Creative

Website Updates that Can't Wait

By Shawn Krohn, Senior Interactive Designer

May 22, 2018

Your website is an important tool that contributes to the success of your brand and your bottom line. Evaluating and updating your website on a regular basis is essential. It requires time and sometimes even money, but the benefits from doing so — especially the long term benefits, are definitely worth the effort. Fear not though, we have some helpful suggestions on where to start.

 

Strengthen Your Security

We’ve recently seen huge companies in the spotlight for reporting data leaks that expose private information. A huge step your website can take against these type of data breaches is to incorporate HTTPS and SSL.

Hyper Text Transfer Protocol Secured (HTTPS) is an application protocol designed to protect the privacy and integrity of data exchanged online. It uses encryption algorithms to scramble data in transit, preventing hackers from reading it as it is sent over the web. In order to enable this protocol, a Secure Sockets Layer Certificate (SSL) must be installed on your web server.

Migrating your site to HTTPS is a bit complicated, but luckily there are a lot of resources out there to help. By making sure your security is watertight, you’ll earn your customers’ trust and appreciation. You will also improve SEO ranking as Google scrutinizes security practices and prioritizes secure URLs in the search results.

 

Fix Broken Links

If you have a website, one thing that’s guaranteed over time is broken links. They may not seem like like a big deal on the surface, but deep down, a broken link is doing some serious damage to your website, the user experience and your reputation. Search engines see links as a vote for a website’s quality. Broken links impact your search engine rankings, resulting in potential loss of customers and revenue. To prevent this outcome, it’s best practice to either remove or update broken links.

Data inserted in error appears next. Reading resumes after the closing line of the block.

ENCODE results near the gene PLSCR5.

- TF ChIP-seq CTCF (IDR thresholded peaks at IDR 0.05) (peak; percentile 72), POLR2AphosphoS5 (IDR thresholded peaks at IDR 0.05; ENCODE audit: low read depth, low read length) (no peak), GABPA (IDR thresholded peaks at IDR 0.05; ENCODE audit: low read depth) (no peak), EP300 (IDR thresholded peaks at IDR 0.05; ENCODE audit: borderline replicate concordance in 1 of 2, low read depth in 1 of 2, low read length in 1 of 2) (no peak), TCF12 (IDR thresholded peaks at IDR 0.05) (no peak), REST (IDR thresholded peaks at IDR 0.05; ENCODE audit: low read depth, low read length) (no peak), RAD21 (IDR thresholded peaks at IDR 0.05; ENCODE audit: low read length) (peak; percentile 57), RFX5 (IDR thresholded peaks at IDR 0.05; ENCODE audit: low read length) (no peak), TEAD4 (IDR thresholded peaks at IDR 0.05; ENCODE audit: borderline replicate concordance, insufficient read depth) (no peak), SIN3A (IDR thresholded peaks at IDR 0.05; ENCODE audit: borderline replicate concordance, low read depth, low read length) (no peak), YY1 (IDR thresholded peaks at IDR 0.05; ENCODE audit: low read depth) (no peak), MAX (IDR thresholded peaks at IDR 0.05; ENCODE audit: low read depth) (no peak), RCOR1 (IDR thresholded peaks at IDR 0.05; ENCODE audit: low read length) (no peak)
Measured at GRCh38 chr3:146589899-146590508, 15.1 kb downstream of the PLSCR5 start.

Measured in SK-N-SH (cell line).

Broken links are the ones that bring you to a page that says “404 error”. The most common causes of broken links are:

  • Renaming or moving a webpage and forgetting to change your internal links
  • Linking to content (PDFs, videos, etc.) that has been moved or deleted
  • Linking to a third party page and not knowing when they change the URL or move the page

There are a number of tools you can use to identify broken links, many of them free, including Google Analytics. It offers the ability to set email alerts to get broken link reports on a regular basis. Another tool is a plugin extension for Google Chrome called “Check My Links”. “Check My Links” quickly finds all the links on a web page, and checks each one for you. It highlights which ones are valid and which ones are broken, simple as that.

It isn’t normally possible to check every single one of your links on a weekly basis to make sure they are working. You also can’t be sure that one of your external links didn’t break because the source might change or remove something. What you can implement is a commitment to complete regular site audits on links and content. It’s a cost effective use of your time and there are many tools available to help you out.

 

Improve Page Load Time

A great way to increase conversions and site traffic is to evaluate the load time of your website. When users don’t get fast results for the content that they want, they usually bounce. Slow page load is an interrupting experience for the user, especially on mobile devices. It can be a source of frustration because users simply don’t have the time to wait.

One of the best ways to speed up your site is to host your media files on a content delivery network (CDN). CDNs work by hosting your files across a large network of servers around the globe. When a user visits your website, they simply download files from the server that is closest to them. This often can save up to 60% of bandwidth and cut the number of requests your website makes in half.

Another common culprit for slow page load is lots of clunky Javascript and CSS being used inefficiently. One answer to this problem is to minify your code files. The term “minify” refers to the process of removing unnecessary or redundant data for speed enhancement.

There are several ways to accomplish this. The first involves combining all of your CSS and Javascript into single files. For example, instead of calling eight individual CSS files, you simply place all of your CSS into one file. The second way is to use file compression on the code to remove all whitespace, strip out comments and optimize/shorten a few common programming patterns.

 

Final Thoughts

It’s very clear that regularly evaluating your website’s user experience, site analytics and data is valuable. Even small changes can make a big impact. As a business, you want to be sure that you give the best impression when seeking out new clients, and maintain existing ones. Keeping your website up to date is one of the most important things you can do for this.

So, ask yourself or ask your team: When was the last time you updated your site?

 


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